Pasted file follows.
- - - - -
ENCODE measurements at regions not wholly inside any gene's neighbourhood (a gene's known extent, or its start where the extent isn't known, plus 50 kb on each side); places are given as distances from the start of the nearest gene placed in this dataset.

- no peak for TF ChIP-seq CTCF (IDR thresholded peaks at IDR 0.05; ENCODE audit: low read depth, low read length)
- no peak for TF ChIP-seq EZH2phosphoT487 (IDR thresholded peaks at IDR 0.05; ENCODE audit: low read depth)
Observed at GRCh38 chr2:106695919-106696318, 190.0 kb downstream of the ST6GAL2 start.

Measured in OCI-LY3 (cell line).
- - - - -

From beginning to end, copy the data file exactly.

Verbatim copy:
ENCODE measurements at regions not wholly inside any gene's neighbourhood (a gene's known extent, or its start where the extent isn't known, plus 50 kb on each side); places are given as distances from the start of the nearest gene placed in this dataset.

- no peak for TF ChIP-seq CTCF (IDR thresholded peaks at IDR 0.05; ENCODE audit: low read depth, low read length)
- no peak for TF ChIP-seq EZH2phosphoT487 (IDR thresholded peaks at IDR 0.05; ENCODE audit: low read depth)
Observed at GRCh38 chr2:106695919-106696318, 190.0 kb downstream of the ST6GAL2 start.

Measured in OCI-LY3 (cell line).